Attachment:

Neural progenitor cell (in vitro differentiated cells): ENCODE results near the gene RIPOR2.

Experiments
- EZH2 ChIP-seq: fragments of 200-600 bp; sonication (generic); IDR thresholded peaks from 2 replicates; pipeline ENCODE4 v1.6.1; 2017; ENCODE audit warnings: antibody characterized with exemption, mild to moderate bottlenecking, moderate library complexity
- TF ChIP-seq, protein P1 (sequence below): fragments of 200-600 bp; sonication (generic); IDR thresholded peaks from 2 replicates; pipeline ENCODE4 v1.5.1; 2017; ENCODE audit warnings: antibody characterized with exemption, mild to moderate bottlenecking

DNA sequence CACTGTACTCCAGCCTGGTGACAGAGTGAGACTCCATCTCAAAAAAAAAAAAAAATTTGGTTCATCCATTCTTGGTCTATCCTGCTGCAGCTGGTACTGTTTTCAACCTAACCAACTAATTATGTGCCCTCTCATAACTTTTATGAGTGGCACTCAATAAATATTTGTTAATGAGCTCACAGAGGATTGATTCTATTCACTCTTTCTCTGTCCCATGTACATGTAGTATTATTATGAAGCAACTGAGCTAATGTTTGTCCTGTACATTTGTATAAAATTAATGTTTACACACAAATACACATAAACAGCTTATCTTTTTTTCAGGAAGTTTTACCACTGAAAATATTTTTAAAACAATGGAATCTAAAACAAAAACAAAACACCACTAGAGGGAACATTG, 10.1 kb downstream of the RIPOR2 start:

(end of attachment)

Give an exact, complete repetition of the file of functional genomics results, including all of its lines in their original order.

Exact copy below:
Neural progenitor cell (in vitro differentiated cells): ENCODE results near the gene RIPOR2.

Experiments
- EZH2 ChIP-seq: fragments of 200-600 bp; sonication (generic); IDR thresholded peaks from 2 replicates; pipeline ENCODE4 v1.6.1; 2017; ENCODE audit warnings: antibody characterized with exemption, mild to moderate bottlenecking, moderate library complexity
- TF ChIP-seq, protein P1 (sequence below): fragments of 200-600 bp; sonication (generic); IDR thresholded peaks from 2 replicates; pipeline ENCODE4 v1.5.1; 2017; ENCODE audit warnings: antibody characterized with exemption, mild to moderate bottlenecking

DNA sequence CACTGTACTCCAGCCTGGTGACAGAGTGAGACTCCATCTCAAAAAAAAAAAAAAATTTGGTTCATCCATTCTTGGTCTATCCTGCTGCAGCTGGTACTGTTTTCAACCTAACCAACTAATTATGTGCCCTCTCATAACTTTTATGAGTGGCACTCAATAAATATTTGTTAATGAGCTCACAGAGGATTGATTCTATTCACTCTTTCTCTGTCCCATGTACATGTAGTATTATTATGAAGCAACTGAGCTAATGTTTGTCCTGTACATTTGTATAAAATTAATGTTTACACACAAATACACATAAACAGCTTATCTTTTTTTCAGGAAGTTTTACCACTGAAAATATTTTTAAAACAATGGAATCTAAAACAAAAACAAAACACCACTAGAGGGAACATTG, 10.1 kb downstream of the RIPOR2 start: